William H.A. Willbond MSM, CD


The Agent Orange faux pas raises its ugly head once again!
What did the Yank Government give to their suffering men?
Canada’s package to some might seem a bit funny:
Giving medical treatment, pensions, and money!

Twenty Thousand bucks from VAC doesn’t seem like a lot
But surely it’s better than what they previously got?
Not being a Doctor I don’t have the answer!
Are these defoliant chemicals a cause of cancer?

The NDP use suffering soldiers to politically trash
A Tory attempt at some re-imbursement by cash.
Was Taliban Jack in that Government of the Day
When the troops were crawling through the spray?

What action by the Liberals… along with the critical NDP:
At least this makes a good story for the trough feeding CBC!
Isn’t it the poor bastard soldier subjected to the spray
Who is the ultimate victim at the end of the day?

CBC News/New Brunswick News Article of September 14, 2007

NDP Wants Veterans Affairs Minister to Resign Over Agent Orange Deal

The federal New Democratic Party is calling for the resignation of Veterans Affairs Minister Greg Thompson for failing to adequately help people affected by the use of Agent Orange in the mid-1960s at Base Gagetown in New Brunswick.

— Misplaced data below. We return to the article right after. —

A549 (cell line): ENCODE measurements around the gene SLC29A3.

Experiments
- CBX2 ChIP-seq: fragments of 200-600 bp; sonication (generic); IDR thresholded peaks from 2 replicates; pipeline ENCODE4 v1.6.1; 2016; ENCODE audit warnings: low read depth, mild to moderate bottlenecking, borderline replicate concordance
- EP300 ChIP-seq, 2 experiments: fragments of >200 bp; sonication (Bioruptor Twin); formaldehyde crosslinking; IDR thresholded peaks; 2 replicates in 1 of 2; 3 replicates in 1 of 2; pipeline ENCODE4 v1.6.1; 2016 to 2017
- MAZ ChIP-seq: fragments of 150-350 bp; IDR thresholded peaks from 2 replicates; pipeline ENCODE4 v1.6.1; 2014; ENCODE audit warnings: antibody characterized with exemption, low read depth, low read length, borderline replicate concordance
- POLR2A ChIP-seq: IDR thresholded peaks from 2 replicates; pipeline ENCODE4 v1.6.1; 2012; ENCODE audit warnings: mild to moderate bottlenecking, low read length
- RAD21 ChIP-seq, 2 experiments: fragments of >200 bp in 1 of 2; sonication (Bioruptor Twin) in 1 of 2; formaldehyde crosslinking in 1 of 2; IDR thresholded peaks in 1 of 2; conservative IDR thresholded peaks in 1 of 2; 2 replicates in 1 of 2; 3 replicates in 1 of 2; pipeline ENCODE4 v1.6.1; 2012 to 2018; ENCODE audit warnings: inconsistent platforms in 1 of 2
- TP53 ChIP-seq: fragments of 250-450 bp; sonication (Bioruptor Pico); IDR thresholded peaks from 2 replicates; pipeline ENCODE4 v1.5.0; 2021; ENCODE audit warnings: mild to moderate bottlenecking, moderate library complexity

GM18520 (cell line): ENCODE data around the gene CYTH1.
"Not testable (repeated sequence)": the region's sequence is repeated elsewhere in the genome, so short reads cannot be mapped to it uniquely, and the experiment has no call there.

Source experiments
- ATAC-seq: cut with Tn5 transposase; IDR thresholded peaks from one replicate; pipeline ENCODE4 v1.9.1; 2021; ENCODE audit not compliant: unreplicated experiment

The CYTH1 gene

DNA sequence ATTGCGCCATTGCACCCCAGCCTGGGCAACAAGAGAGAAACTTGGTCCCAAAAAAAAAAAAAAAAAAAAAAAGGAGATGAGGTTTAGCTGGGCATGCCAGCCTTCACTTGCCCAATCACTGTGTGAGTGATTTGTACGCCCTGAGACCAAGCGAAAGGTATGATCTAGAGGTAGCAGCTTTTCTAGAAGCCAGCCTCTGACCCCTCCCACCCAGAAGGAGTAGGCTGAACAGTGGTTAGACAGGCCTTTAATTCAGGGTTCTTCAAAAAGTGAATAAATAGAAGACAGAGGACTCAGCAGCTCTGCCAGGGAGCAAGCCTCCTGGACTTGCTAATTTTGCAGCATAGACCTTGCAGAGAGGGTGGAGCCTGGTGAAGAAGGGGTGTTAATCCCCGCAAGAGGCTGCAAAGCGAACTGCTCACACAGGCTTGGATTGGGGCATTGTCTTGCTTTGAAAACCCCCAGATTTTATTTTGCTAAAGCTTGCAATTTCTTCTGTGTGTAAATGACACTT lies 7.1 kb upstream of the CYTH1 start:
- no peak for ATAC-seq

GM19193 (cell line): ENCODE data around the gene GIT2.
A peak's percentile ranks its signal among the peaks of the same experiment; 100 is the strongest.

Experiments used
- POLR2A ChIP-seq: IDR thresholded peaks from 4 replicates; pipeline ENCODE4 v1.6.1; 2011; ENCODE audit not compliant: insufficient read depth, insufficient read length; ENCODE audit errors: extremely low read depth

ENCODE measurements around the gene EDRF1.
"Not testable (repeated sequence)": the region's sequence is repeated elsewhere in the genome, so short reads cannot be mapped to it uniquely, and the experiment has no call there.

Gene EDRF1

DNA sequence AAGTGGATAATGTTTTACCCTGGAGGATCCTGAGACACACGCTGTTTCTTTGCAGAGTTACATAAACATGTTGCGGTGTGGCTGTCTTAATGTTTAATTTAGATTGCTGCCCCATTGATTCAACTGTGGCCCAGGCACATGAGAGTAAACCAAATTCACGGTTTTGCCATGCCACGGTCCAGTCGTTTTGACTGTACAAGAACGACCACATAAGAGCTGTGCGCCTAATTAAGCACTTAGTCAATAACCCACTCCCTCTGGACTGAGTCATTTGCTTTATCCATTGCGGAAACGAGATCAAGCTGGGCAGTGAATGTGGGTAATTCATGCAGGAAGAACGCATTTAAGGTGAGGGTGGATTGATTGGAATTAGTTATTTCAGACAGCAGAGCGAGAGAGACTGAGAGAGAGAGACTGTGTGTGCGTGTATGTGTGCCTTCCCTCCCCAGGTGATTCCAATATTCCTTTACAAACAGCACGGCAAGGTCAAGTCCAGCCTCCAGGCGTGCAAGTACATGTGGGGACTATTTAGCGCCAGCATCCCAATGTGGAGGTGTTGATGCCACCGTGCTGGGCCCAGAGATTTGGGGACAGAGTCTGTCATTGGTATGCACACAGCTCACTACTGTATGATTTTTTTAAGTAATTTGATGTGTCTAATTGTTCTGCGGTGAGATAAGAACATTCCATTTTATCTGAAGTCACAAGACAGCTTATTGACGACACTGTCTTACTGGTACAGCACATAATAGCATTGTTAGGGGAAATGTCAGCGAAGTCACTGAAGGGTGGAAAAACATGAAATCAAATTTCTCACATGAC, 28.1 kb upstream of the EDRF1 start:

“Mr. Thompson, in my view, has lost the confidence of our party in handling this issue. I gave him the benefit of the doubt for 18 months,” NDP Veterans Affairs critic Peter Stoffer said Friday at a news conference in Halifax.

“I said to him personally, and in committee, that I’m willing to work with him to address the exact same issues that he said in Opposition. But he has failed miserably.”

When Thompson was in the Opposition, he called for a much broader compensation package and a full inquiry into the use of defoliant chemicals like Agent Orange at Gagetown, Stoffer said.

Because of that, he said, Thompson should now resign as minister of Veterans Affairs.

Thompson announced Wednesday that the federal government would spend $96 million to compensate people exposed to chemical defoliants. That translates to a one-time, lump-sum payment of $20,000 to each veteran who qualifies for compensation for health problems they say are caused by the defoliants.

The U.S. military tested Agent Orange, Agent Purple and several other powerful defoliants on a small section of the base over seven days in 1966 and 1967.